With hopes of lightening your load and starting your day off well – here’s something that’s perfectly gratuitous …
I listen to music when I write. It inspires me, and I associate words and melodies with people, moments, and places.
A few favorites …
Crossroads, will you ever let him go?
Will you hide the dead man’s ghost
Or will he lie, beneath the clay,
Or will his spirit roll away?
– The Allman Brothers, “Melissa”
I’ve heard newborn babies wailin‘ like a mournin‘ dove
And old men with broken teeth stranded without love.
Do I understand your question, man, is it hopeless and forlorn?
“Come in,” she said,”I’ll give you shelter from the storm.”
– Bob Dylan, “Shelter from the Storm”
If I said I love you would it be too soon?
Cause timing is everything in this old familiar tune
I would spend my life underneath a wandering moon
If every time i said goodbye
I could come back home to you
– Christopher Williams, “Every Time I Say Goodbye”
There’s a light at each end of this tunnel you shout
Cause you’re just as far in as you’ll ever be out
And these mistakes you’ve made
You’ll just make them again if you’ll only try turnin‘ around
– Anna Nalick, “Breathe (2 AM)”
What words/melodies have inspired you lately?
© 2008 J. Dana Trent
If you remain in your seat to watch the ending credits of Oliver Stone’s latest film, “W.” – you’ll hear the old familiar and awkward melody of Bob Dylan’s “With God On Our Side” playing as the credits roll.
Indicative of the tone of the movie, “W.” is brilliantly portrayed by Stone as a cowboy called by the Almighty.
On an afternoon running trip after a night of heavy birthday drinking, W falls in the brush on the side of the running trail, and Stone simulates a “Road to Damascus” experience with careful use of camera focus and natural light. Several scenes follow with the “born again” W receiving support and counsel from his evangelical preacher (Earle Hudd, a composite character sketch of several evangelical preachers).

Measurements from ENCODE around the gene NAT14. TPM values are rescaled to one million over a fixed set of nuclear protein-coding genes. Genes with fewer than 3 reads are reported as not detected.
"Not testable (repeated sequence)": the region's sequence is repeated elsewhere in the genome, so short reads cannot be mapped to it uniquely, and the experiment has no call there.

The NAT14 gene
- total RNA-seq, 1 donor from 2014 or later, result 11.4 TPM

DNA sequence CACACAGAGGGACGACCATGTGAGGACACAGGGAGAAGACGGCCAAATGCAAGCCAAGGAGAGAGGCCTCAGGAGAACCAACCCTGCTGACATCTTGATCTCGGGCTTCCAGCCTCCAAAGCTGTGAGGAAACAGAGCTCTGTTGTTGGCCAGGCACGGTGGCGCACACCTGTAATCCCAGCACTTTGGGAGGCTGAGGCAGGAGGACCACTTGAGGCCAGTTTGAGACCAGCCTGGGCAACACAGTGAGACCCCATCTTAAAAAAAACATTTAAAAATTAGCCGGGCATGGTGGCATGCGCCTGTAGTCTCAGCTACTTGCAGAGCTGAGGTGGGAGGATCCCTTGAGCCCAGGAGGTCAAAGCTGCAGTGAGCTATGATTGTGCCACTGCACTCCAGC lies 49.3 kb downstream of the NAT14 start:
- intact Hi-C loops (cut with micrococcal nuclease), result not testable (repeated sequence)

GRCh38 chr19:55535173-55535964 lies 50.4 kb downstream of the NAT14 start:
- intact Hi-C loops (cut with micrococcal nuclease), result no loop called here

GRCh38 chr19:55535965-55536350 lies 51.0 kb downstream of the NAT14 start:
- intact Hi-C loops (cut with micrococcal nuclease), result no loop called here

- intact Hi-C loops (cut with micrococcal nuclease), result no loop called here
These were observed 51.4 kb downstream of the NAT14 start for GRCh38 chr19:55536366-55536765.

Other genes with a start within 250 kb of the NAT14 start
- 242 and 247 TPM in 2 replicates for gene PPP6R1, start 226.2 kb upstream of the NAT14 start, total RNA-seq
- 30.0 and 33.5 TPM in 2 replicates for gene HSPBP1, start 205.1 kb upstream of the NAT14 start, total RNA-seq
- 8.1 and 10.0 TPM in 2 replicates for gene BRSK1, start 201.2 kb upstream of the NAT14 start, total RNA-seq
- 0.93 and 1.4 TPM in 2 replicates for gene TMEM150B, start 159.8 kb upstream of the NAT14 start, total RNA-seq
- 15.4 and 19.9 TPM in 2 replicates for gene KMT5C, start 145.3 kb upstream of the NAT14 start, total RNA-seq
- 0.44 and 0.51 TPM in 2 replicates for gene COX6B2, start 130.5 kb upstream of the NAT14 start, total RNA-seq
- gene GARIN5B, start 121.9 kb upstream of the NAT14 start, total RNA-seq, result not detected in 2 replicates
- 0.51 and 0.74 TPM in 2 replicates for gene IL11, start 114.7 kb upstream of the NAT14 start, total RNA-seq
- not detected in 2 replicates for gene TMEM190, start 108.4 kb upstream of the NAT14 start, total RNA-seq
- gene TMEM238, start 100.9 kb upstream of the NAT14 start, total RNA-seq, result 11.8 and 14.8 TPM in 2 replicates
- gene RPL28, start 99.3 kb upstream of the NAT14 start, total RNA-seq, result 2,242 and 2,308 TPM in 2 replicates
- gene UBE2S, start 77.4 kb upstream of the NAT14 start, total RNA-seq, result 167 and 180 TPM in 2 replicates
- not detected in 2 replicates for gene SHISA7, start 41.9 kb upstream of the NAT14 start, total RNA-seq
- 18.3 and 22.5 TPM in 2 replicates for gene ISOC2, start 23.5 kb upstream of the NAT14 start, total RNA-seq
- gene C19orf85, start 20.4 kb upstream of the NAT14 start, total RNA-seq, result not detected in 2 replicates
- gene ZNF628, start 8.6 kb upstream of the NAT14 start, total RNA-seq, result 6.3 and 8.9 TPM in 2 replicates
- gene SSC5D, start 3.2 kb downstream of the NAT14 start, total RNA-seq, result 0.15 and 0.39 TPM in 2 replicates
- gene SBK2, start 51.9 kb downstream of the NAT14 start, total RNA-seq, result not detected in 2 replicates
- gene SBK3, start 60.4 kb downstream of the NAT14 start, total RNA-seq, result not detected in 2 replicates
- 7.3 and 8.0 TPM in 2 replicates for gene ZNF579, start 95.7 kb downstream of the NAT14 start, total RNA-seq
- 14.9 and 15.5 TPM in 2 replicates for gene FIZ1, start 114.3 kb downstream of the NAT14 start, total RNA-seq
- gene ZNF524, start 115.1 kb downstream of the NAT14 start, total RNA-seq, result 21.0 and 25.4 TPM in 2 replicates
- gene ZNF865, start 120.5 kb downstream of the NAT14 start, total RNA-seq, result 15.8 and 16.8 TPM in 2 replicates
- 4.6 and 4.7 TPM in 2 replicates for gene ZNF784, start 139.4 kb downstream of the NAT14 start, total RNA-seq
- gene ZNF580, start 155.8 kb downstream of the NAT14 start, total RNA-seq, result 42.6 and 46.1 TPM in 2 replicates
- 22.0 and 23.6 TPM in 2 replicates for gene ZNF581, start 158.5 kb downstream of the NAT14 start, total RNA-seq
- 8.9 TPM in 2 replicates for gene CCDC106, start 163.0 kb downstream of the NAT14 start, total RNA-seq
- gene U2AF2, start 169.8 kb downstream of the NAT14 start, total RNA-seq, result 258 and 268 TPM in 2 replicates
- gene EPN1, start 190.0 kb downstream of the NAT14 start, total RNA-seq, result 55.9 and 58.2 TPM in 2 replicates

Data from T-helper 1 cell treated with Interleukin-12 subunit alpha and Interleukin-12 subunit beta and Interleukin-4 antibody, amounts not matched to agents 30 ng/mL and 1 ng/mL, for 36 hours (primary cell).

Most importantly, Earle Hudd returns later in the film, while W is governor of Texas. In a heart to heart chat, W announces to Earle that he feels called to the presidency.
“I’ve heard the call. I believe God wants me to run for president.” I can’t explain it, but I sense my country is going to need me. Something is going to happen, and, at that time, my country is going to need me. I know it won’t be easy, on me or my family, but God wants me to do it.”
(The dialogue for this scene comes from “The Faith of George W. Bush,” by Stephen Mansfield, pages 108-109) http://www.wthefilm.com/
Earle Hudd looks startled at first, then supportive of W’s aspirations for the presidency – seemingly with God on his side – and he prays for W.
Public servants have often attributed their dedication to service with a value system that includes a solid faith structure. But does “God on our side” grant us permission to do the unthinkable? Does God become the scapegoat for the hubris of humanity?
Thoughts? Comments? Questions? Please share!
Photo: Josh Brolin as “W.”
Photo credit: IMDB
© 2008 J. Dana Trent
With God On Our Side
But now we got weapons
Of the chemical dust
If fire them we’re forced to
Then fire them we must
One push of the button
And a shot the world wide
And you never ask questions
When God’s on your side.
Copyright ©1963; renewed 1991 Special Rider Music